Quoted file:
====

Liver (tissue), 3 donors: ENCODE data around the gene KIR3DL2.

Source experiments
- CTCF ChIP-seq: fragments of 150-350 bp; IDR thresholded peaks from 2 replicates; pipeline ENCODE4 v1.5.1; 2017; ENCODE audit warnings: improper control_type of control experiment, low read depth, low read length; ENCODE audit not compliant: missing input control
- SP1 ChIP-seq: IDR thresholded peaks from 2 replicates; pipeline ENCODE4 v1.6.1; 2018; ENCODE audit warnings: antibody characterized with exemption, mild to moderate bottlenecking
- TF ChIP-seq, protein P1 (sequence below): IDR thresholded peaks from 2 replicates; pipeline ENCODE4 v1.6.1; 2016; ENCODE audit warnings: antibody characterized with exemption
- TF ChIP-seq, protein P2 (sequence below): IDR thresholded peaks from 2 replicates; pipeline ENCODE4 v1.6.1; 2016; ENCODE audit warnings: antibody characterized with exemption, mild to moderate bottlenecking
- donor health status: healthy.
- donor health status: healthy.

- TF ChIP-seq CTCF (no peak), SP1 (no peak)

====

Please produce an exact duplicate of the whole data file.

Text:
Liver (tissue), 3 donors: ENCODE data around the gene KIR3DL2.

Source experiments
- CTCF ChIP-seq: fragments of 150-350 bp; IDR thresholded peaks from 2 replicates; pipeline ENCODE4 v1.5.1; 2017; ENCODE audit warnings: improper control_type of control experiment, low read depth, low read length; ENCODE audit not compliant: missing input control
- SP1 ChIP-seq: IDR thresholded peaks from 2 replicates; pipeline ENCODE4 v1.6.1; 2018; ENCODE audit warnings: antibody characterized with exemption, mild to moderate bottlenecking
- TF ChIP-seq, protein P1 (sequence below): IDR thresholded peaks from 2 replicates; pipeline ENCODE4 v1.6.1; 2016; ENCODE audit warnings: antibody characterized with exemption
- TF ChIP-seq, protein P2 (sequence below): IDR thresholded peaks from 2 replicates; pipeline ENCODE4 v1.6.1; 2016; ENCODE audit warnings: antibody characterized with exemption, mild to moderate bottlenecking
- donor health status: healthy.
- donor health status: healthy.

- TF ChIP-seq CTCF (no peak), SP1 (no peak)